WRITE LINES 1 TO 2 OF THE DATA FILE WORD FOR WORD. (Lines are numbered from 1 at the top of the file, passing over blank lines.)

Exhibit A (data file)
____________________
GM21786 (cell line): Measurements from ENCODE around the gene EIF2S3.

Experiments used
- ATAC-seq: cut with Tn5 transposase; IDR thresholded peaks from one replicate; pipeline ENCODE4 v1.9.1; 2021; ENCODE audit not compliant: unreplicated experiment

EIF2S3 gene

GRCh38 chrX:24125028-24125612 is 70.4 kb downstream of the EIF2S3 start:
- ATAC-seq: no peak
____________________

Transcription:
GM21786 (cell line): Measurements from ENCODE around the gene EIF2S3.

Experiments used